Interior Secretary Sally Jewell is the keynote speaker for the Society of Environmental Journalists’ annual conference today, where she will take questions from the audience after speaking “about Interior’s efforts to address climate change and to strengthen the nation’s economy through healthy lands, water, and wildlife.”
And while we can expect to hear about the Interior Department’s efforts to promote renewable energy development and ensure our public lands have the best chance to adapt to the impacts of climate change, it remains to be seen if Secretary Jewell will address the elephant in the room – how the Interior Department’s coal leasing program is unlocking huge quantities of carbon pollution, fueling climate change and undermining President Obama’s efforts to reduce emissions.
The scale of the coal leasing program is enormous – as the source of 40% of the coal extracted in the United States, decisions about how this publicly owned coal is managed have major impacts on coal markets and carbon pollution. During the Obama administration, the Interior Department has leased 2.2 billion tons of coal, unlocking 3.9 billion metric tons of carbon pollution – more than was emitted in the entire European Union in 2012. Our report, “Leasing Coal, Fueling Climate Change,” has many more details, and asks a pretty simple question of Secretary Jewell and the rest of the Obama administration: how can a federal program that increases the supply of coal be reconciled with President Obama’s Climate Action Plan?
So far, Secretary Jewell has failed to address the major flaws with the coal leasing program that have been identified by two government reports, taxpayer advocates, environmental groups, and communities impacted by coal mining and export proposals. She has also been reluctant to publicly address the coal leasing program – when one blogger asked her about the program after a Congressional hearing, she replied with a curt “I’m not gonna do it this time.” When environmental journalist Ashley Ahearn asked about the coal leasing program on a snowshoe trip with Secretary Jewell to the melting glaciers of Mount Rainier, she got a vague response about how Interior is also doing some conservation work – you can see the exact exchange at this post, Secretary Jewell highlights Pacific Northwest climate impacts, but dodges questions about coal leasing.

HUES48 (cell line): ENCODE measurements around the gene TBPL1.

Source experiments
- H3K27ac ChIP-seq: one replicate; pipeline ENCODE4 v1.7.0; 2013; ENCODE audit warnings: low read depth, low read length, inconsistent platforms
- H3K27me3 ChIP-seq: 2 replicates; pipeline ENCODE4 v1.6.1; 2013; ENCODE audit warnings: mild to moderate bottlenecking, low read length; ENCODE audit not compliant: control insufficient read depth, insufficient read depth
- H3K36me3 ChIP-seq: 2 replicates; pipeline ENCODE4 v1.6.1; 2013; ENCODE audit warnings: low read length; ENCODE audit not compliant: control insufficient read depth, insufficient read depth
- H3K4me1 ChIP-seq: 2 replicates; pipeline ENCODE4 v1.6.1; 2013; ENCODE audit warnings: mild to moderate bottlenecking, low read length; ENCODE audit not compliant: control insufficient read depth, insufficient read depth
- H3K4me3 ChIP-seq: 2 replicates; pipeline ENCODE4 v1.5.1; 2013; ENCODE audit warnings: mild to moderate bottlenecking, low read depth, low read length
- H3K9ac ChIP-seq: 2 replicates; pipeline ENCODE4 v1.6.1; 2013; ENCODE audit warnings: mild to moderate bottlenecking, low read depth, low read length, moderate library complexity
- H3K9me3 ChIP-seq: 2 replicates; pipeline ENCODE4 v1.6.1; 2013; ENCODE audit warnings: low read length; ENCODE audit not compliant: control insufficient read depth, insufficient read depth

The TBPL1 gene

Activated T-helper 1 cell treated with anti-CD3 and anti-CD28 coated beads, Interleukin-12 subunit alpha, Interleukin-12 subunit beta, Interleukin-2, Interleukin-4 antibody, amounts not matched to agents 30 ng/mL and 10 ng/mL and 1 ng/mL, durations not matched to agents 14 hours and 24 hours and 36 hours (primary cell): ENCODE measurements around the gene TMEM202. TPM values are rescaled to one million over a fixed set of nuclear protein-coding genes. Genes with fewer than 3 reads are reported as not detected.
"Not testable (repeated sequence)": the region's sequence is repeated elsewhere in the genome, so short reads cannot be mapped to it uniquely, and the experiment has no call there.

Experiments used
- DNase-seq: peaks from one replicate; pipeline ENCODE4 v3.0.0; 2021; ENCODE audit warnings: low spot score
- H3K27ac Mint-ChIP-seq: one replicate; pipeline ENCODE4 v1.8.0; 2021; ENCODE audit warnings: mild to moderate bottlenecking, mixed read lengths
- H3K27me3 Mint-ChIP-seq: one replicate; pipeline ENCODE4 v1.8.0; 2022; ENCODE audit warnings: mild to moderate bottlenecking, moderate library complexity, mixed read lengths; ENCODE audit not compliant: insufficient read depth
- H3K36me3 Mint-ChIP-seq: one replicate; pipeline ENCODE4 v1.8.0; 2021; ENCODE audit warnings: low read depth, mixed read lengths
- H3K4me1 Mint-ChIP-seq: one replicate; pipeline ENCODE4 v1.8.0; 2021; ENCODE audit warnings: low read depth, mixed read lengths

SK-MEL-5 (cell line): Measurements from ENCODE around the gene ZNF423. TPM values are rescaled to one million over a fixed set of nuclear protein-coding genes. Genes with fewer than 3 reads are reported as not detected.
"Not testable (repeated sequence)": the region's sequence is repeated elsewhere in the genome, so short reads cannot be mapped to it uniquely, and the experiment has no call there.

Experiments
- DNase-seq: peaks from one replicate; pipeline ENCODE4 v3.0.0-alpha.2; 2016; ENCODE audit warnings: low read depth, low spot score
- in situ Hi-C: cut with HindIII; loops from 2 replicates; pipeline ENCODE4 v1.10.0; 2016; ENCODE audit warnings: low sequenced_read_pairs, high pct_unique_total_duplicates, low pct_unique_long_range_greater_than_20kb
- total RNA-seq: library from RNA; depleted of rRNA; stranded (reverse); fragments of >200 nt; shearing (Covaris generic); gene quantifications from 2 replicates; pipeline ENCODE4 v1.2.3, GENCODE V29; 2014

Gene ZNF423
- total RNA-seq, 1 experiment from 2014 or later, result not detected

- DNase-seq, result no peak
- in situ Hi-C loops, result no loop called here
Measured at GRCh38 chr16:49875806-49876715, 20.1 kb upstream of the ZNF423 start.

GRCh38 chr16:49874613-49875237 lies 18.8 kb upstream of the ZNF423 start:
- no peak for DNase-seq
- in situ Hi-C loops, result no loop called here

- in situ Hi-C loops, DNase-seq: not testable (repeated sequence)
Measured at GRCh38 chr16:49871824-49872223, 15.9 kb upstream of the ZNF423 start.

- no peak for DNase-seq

Ahearn and others in the Pacific Northwest have followed the federal coal leasing program because the coal industry is aiming to export this publicly owned coal from Montana and Wyoming to Asia through proposed export terminals in Oregon and Washington. Those proposals have faced broad opposition from public officials, health groups, tribes, faith leaders, environmental groups, and many others throughout the region, and tens of thousands of people around the United States have petitioned Secretary Jewell to end the coal leasing program. But the coal industry is also aiming to expand coal export terminals on the Gulf Coast, and is facing resistance and lawsuits here in Louisiana as well. Pollution from these coal export terminals impact the environment and neighboring communities; just this week, Mark Schleifstein reported that the New Orleans Times-Picayune and Gulf Restoration Network found coal and petcoke debris polluting the wetlands that are the focus of a major coastal restoration project. And beyond the local pollution, coal exports encourage coal consumption abroad, contributing to climate change and the threat it presents to New Orleans and so many other communities.
We’ll be watching Secretary Jewell’s speech to see if she has anything to say about the coal leasing program, and whether she will pursue serious reforms to bring it in line with the administration’s efforts to address climate change. Her speech will be livestreamed here, scheduled for 4:15pm Eastern Time, 1:15pm Pacific.